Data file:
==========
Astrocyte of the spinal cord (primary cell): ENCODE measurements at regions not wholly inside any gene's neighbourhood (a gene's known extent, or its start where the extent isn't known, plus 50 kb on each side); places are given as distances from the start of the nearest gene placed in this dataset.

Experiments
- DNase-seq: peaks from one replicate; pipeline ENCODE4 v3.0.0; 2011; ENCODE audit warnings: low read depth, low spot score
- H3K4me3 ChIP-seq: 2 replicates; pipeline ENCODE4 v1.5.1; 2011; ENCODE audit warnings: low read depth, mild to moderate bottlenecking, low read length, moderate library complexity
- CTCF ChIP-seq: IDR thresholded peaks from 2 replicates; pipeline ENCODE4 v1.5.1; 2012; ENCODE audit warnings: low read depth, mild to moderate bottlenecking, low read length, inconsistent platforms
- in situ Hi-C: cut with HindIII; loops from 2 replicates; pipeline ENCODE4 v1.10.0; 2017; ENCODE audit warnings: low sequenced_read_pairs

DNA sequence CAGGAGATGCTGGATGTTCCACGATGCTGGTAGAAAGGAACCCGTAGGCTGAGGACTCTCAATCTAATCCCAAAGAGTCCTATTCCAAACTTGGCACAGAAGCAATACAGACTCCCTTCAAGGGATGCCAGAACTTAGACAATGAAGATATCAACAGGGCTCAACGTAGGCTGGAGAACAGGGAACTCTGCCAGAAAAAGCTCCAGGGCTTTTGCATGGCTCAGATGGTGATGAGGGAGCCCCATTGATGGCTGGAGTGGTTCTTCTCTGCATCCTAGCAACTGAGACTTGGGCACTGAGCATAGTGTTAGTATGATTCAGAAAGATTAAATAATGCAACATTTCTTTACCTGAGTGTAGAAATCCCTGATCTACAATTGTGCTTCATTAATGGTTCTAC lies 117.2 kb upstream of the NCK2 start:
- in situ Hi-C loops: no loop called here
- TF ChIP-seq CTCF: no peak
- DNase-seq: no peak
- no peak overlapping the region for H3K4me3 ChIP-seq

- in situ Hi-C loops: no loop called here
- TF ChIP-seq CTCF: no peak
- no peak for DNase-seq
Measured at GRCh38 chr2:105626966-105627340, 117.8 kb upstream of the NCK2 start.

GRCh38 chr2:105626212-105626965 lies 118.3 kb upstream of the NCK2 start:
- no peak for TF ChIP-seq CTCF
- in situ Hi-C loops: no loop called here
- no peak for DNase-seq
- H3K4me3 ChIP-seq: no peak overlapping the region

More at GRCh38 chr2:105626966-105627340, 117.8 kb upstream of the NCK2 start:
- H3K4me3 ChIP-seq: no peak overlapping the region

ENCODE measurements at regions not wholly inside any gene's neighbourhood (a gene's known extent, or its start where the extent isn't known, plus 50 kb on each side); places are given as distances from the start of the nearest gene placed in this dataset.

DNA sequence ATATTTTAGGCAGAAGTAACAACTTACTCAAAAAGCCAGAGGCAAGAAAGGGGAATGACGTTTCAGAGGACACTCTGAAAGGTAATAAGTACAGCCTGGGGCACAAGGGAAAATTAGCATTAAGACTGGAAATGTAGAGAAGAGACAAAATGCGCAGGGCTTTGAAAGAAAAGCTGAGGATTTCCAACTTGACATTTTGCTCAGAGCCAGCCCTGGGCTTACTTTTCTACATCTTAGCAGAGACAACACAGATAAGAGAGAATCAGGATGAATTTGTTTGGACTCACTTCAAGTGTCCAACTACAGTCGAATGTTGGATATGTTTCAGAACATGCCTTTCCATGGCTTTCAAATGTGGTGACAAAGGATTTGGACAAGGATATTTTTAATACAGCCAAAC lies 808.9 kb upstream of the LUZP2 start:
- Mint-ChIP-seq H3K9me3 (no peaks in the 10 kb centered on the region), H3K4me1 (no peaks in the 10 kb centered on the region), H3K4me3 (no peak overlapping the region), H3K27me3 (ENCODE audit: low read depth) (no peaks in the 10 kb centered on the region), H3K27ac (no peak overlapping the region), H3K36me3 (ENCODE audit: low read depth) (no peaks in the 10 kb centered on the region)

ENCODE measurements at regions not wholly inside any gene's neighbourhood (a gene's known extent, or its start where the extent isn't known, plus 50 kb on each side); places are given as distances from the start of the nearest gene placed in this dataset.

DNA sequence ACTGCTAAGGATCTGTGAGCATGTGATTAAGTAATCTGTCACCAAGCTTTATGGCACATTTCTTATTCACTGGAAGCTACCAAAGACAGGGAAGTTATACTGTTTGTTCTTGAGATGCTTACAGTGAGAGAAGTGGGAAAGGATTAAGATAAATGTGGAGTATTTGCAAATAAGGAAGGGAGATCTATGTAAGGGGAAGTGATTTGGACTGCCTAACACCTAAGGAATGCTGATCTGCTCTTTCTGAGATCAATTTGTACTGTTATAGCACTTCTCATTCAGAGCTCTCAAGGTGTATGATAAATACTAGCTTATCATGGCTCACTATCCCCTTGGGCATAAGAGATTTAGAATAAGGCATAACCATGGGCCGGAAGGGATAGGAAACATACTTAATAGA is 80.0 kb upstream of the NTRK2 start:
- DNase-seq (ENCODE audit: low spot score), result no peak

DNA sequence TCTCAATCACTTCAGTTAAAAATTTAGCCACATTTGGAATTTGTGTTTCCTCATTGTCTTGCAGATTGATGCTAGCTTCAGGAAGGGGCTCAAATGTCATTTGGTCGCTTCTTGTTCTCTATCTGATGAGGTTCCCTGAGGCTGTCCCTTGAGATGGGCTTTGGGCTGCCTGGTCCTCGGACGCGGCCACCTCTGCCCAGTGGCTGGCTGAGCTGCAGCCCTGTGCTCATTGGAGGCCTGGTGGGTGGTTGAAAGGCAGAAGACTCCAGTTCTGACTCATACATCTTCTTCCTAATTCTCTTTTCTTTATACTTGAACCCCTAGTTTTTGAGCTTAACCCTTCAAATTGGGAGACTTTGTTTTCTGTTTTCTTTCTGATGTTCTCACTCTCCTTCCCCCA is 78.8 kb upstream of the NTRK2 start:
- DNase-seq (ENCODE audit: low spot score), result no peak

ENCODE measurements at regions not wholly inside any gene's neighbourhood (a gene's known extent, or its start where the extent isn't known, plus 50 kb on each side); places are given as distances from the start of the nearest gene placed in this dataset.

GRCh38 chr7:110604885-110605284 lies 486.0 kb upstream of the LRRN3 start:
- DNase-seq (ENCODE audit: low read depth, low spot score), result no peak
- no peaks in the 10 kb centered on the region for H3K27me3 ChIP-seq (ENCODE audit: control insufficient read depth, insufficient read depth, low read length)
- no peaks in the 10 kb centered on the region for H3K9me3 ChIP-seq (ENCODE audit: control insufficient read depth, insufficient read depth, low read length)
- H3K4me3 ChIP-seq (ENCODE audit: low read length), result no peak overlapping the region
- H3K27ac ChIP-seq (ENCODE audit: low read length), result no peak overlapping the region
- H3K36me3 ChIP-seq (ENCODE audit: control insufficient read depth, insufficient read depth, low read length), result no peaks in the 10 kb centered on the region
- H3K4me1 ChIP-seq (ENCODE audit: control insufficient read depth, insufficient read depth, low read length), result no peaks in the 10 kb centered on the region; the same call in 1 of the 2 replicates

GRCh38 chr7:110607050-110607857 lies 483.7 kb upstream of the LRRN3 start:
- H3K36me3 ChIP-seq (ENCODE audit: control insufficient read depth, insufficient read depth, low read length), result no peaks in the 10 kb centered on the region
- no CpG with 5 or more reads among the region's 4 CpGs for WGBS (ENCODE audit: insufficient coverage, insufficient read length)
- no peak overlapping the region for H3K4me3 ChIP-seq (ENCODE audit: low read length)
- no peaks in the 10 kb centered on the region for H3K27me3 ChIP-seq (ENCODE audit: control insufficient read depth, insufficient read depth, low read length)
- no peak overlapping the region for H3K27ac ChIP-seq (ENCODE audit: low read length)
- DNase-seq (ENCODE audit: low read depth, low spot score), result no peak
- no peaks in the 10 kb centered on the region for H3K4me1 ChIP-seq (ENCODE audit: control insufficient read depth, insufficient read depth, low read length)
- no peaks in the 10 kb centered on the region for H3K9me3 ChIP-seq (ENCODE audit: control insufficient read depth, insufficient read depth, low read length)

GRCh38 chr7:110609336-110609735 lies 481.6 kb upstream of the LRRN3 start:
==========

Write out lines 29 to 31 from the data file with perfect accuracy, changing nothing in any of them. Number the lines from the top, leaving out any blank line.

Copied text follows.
DNA sequence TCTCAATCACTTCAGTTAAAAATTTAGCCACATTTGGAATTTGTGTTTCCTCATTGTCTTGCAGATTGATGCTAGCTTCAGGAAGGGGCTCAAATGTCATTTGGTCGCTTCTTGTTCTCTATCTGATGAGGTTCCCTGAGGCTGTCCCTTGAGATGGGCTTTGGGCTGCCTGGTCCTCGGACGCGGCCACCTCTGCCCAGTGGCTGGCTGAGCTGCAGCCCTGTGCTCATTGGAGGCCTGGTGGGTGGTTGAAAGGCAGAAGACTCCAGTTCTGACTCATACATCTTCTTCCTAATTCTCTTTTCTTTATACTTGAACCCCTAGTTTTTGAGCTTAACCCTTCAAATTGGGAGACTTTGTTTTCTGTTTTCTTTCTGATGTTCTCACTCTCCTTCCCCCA is 78.8 kb upstream of the NTRK2 start:
- DNase-seq (ENCODE audit: low spot score), result no peak

ENCODE measurements at regions not wholly inside any gene's neighbourhood (a gene's known extent, or its start where the extent isn't known, plus 50 kb on each side); places are given as distances from the start of the nearest gene placed in this dataset.